Financing Your College Education

Financing Your College Education

There are numerous ways to help finance a college education.  Your options range from financial aid to savings accounts to 529 accounts.  Given this array of choices, how do most families pay for college?

Many lower and middle income students do not apply for financial aid because their families mistakenly think that their income is too high or they cannot afford college.  For many families, however, financial aid is the major source of money for college.  Financial aid can come from the federal government, state government, or from the University itself.

Financial aid awards may include some or all of the following:

  • Grants and scholarships (which you do not have to repay).
  • Loans (which you must repay).
  • Work-study (which helps you pay for college out of your earnings).

Before exploring these various types of financial aid, here are some terms that colleges and universities use to quote their prices:

Tuition and fees: Tuition is the basic cost of instruction. Fees are mandatory extra charges added to those basic costs.  Some schools list tuition separately from fees. Make sure you add tuition and fees together for an accurate charge.

In addition, some schools charge different tuition and fees for different programs or courses – often more for science, business, music/art, or engineering.  Some schools, such as Temple University, also charge higher tuition and fees for the more advanced courses, generally taken in the last two years of college.

Direct costs: Colleges with dormitories and cafeterias sometimes list a “direct cost” which includes tuition, fees, room and board.  These expenses are considered “direct” because they make up the bills students pay directly to the college.

Remember that students will have other indirect costs, such as textbooks, laundry, and travel.  The College Board estimates that the average student spends about $4,000 a year on indirect costs

Cost of attendance, cost of education:  This is the total cost of a year of study including tuition, fees, room, board, books travel and standard incidental expenses, such as laundry.

Explore a college cost calculator.

To apply for financial aid, you need to complete the Free Application for Financial Aid (FAFSA).  This is the only action required to apply for most financial aid at Temple University.  There are some scholarships and non-Pennsylvania state grants that require separate applications.  Visit the Financial Aid Types section of our Student Financial Services website for more information.  Temple University encourages all students to apply for financial aid.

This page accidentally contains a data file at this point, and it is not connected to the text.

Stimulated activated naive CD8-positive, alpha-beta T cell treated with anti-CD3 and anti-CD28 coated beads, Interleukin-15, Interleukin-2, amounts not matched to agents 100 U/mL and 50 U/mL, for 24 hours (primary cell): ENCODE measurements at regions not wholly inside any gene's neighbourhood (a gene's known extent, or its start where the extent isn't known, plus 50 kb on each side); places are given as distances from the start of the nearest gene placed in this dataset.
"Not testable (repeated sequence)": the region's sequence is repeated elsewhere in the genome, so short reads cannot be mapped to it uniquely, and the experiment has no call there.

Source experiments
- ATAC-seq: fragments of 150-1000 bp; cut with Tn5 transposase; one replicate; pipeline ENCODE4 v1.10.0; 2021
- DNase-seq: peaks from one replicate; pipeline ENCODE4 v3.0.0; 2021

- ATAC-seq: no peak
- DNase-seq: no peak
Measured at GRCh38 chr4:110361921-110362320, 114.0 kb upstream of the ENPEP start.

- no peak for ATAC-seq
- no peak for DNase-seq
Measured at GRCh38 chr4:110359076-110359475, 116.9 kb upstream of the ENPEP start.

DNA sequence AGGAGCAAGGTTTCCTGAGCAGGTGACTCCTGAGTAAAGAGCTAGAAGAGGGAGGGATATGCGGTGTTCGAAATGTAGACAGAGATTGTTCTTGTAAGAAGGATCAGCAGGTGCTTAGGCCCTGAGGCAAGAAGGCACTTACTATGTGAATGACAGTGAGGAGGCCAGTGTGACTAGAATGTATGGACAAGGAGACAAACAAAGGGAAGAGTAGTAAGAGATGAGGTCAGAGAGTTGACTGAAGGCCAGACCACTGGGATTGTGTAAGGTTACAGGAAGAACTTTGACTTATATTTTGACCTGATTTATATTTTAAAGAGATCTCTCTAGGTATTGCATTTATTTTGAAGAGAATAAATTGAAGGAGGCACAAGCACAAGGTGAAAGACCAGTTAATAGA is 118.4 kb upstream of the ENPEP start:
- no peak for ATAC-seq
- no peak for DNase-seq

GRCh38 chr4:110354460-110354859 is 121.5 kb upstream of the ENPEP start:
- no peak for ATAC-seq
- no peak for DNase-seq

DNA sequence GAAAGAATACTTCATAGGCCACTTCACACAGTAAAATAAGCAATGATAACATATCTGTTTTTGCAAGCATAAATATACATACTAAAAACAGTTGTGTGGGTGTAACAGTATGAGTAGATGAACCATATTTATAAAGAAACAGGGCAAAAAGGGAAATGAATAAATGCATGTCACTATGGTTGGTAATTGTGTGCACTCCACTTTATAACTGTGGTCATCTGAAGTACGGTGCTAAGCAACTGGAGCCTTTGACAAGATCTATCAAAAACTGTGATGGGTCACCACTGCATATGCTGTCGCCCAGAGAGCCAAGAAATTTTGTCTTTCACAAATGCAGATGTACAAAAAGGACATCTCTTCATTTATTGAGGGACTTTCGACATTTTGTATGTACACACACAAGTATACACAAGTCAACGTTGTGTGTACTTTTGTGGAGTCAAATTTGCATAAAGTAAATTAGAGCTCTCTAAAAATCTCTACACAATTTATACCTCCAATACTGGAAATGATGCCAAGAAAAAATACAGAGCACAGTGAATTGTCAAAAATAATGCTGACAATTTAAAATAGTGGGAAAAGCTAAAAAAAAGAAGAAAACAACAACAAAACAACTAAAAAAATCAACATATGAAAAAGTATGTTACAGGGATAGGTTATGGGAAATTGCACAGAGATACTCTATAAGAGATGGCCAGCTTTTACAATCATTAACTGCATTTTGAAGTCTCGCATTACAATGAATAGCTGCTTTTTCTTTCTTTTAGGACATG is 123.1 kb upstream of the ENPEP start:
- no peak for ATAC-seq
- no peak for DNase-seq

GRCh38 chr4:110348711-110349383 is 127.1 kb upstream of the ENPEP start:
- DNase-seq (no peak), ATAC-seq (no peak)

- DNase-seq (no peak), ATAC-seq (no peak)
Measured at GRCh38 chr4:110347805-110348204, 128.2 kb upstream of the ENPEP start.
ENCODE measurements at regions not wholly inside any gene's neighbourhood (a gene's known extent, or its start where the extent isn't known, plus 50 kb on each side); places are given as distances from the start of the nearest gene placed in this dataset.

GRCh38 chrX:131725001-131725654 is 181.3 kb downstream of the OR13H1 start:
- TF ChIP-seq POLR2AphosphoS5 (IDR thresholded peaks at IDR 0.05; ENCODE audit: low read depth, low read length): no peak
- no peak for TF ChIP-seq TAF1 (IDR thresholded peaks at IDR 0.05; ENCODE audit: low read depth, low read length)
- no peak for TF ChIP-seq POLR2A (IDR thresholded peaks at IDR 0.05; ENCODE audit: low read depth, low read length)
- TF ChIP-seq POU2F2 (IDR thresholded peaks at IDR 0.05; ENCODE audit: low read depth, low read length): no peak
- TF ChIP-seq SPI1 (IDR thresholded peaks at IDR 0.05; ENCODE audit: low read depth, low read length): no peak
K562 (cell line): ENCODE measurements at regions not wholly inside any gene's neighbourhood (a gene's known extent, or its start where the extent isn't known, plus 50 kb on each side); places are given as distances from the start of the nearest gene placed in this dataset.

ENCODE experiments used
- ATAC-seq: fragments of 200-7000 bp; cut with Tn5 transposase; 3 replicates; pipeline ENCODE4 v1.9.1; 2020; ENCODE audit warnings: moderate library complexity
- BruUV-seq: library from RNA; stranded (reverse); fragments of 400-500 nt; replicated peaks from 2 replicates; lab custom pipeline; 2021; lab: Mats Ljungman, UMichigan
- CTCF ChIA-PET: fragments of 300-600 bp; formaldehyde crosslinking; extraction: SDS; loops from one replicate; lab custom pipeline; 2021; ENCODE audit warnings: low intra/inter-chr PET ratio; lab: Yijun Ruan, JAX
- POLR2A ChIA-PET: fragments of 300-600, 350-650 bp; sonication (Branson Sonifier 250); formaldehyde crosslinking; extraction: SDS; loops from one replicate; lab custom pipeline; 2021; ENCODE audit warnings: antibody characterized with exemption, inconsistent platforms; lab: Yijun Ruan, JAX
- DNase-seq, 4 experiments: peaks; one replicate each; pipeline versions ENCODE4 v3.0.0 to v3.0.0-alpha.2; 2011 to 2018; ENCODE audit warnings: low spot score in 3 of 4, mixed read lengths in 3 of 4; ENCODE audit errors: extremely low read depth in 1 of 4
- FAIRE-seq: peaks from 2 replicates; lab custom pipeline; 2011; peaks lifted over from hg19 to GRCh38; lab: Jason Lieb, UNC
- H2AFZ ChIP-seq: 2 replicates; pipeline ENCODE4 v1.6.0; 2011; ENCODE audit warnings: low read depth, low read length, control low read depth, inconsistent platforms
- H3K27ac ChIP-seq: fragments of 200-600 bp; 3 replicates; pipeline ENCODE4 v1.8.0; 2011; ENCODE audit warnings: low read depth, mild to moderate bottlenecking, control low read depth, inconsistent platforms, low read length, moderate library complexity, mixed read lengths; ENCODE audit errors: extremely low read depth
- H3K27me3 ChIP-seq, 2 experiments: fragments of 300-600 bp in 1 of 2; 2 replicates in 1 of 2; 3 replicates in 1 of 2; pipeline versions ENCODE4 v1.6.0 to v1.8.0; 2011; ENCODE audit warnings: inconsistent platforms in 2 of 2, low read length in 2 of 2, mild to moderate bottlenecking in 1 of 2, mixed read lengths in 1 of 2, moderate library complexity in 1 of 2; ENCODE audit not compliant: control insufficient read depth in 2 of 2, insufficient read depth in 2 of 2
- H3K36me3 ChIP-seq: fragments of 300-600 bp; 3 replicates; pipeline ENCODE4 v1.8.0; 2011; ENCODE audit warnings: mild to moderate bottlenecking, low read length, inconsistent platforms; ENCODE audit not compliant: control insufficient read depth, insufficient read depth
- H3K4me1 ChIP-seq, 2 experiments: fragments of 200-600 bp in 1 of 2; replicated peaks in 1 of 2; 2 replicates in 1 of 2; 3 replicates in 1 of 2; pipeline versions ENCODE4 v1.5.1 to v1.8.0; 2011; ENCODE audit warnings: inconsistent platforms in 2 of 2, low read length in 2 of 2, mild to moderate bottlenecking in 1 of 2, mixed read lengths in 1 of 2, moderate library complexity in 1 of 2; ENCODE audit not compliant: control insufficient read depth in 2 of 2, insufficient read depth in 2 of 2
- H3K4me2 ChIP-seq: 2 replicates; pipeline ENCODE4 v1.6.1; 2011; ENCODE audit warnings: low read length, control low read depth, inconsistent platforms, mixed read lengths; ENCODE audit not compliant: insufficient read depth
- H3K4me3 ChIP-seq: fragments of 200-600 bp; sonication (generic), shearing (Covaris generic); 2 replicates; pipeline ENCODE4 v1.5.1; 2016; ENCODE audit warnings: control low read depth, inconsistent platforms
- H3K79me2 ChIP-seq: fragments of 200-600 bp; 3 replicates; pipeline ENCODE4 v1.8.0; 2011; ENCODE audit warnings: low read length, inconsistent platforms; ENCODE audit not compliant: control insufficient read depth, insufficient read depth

Major Types of Financial Aid

Need based aid

The federal government and colleges assess “need” by looking at the total cost of attendance, minus what they estimate your family can afford.  That estimate, which is referred to as your Expected Family Contribution (EFC), is determined based on the information you provide when you fill out the Free Application for Federal Student Aid (FAFSA). The information they will ask for is your family’s earnings, as well as the amount you have in savings or investment accounts.  There are calculators that can help you determine your EFC; visit the web sites of the U.S. Department of Education for assistance. Please keep in mind that no matter what the calculation of the EFC, no college is required to offer you enough grants to meet your “need.”

Grants and scholarships

Grants and scholarships are awarded to students based on financial need or merit. These awards do not have to be paid back.

Need based grants. The federal government awards Pell Grants up to $5,550 a year to students who come from lower to middle income families.  Some states, including Pennsylvania, also award need based grants to residents.

Merit based grants and scholarships.  Colleges give grants or scholarships to attract or reward students who earn good grades, win science fairs, excel in the arts or athletics, or show other kinds of “merit.”  Many of these scholarships are awarded without regard to the student’s financial situation.

Combination of need and merit-based awards.  Many colleges and universities reserve scholarships for students who have low or middle incomes and good grades.

Work study

Any student can apply for a job opening on or off campus to earn money for school. But students whom the college determines have “financial need” can apply for certain federally subsidized campus jobs.  These jobs pay standard hourly wages just like other jobs.  But they have one big advantage: their earnings do not count as income in future financial aid applications, and do not reduce the odds of getting need based financial aid the following year.